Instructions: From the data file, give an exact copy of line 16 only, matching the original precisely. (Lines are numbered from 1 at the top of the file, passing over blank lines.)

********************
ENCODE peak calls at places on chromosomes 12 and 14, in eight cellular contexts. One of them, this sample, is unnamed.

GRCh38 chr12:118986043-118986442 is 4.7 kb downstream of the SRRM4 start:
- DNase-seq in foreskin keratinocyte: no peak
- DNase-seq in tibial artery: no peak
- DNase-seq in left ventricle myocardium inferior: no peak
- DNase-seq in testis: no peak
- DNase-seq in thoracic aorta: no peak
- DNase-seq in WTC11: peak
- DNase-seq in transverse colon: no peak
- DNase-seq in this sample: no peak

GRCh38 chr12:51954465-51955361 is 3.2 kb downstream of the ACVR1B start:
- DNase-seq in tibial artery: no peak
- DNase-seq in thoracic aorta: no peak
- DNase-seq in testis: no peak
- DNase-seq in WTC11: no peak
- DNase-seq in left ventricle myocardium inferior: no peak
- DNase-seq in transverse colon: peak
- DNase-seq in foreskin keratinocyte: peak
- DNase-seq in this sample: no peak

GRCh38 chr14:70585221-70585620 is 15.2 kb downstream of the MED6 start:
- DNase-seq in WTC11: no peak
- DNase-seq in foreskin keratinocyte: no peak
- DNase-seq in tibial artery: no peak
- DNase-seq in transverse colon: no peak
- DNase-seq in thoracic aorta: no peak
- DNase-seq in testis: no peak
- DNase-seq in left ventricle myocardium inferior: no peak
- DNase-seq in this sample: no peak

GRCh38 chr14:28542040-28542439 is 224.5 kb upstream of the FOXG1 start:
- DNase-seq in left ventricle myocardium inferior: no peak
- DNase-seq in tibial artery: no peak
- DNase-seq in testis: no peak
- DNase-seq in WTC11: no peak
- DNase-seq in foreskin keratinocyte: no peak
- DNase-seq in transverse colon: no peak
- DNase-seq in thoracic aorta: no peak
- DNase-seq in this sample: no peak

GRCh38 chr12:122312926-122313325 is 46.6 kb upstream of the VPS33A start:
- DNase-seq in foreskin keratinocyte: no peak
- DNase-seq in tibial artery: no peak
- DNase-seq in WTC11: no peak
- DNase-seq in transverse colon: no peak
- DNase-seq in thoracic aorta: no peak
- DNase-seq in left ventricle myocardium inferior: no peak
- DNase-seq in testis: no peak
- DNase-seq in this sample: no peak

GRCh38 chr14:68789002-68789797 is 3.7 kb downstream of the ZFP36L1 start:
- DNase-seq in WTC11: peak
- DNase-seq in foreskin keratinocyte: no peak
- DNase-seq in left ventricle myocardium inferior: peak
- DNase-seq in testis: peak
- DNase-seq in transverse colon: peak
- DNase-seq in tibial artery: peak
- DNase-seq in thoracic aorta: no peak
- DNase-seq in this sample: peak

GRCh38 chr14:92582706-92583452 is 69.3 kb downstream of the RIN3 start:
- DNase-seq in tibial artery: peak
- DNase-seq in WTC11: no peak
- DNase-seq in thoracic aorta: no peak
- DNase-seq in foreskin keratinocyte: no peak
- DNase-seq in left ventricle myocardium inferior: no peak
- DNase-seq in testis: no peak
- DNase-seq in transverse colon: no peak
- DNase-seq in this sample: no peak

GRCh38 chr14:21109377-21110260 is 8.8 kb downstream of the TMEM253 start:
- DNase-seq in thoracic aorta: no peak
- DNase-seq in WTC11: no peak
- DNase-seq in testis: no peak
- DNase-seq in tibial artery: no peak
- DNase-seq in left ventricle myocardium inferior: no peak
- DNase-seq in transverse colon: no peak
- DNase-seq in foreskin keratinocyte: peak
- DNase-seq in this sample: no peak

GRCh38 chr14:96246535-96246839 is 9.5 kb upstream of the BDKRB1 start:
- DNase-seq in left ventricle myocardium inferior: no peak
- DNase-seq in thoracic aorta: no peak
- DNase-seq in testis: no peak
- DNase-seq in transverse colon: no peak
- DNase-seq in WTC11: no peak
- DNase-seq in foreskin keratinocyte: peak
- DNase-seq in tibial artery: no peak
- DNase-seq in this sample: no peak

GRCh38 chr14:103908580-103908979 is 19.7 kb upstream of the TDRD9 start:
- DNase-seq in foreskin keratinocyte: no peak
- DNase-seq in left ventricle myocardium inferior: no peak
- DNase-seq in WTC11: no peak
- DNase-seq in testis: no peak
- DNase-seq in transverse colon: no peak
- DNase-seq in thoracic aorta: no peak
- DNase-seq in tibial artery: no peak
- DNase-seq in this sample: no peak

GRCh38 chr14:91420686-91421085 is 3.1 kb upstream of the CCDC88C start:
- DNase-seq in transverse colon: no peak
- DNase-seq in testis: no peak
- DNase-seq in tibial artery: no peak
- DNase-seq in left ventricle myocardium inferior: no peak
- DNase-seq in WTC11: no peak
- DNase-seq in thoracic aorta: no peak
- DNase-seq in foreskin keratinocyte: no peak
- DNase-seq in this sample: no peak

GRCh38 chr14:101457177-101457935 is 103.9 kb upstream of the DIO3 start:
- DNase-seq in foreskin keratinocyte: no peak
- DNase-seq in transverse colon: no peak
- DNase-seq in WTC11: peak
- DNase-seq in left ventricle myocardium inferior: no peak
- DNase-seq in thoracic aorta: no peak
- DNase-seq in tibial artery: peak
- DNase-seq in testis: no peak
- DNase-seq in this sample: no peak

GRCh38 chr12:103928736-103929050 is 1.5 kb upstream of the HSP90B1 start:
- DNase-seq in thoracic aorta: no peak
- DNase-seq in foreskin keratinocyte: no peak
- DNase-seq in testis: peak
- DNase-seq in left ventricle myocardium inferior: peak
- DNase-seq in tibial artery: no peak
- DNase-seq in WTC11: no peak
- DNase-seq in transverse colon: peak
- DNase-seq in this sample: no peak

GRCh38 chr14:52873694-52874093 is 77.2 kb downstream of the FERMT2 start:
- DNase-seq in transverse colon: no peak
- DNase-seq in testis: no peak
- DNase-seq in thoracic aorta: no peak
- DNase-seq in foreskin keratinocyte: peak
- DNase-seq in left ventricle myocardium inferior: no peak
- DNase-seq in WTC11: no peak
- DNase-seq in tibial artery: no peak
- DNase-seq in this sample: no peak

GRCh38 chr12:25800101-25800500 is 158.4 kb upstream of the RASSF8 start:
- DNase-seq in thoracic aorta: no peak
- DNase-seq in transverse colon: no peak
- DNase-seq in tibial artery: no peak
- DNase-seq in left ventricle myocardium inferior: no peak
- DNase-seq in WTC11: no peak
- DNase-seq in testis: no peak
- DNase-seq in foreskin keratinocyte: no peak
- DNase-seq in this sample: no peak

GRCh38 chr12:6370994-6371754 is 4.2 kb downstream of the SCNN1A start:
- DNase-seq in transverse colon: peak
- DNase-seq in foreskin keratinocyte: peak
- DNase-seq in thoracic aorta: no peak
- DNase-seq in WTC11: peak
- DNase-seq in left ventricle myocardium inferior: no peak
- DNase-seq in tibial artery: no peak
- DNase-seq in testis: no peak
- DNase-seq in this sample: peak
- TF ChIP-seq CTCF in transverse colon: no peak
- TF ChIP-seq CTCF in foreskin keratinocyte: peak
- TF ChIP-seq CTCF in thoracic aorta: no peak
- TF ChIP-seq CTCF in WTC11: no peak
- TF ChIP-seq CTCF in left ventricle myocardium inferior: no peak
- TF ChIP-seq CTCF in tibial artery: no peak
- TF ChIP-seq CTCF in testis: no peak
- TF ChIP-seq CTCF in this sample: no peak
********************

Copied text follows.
- DNase-seq in left ventricle myocardium inferior: no peak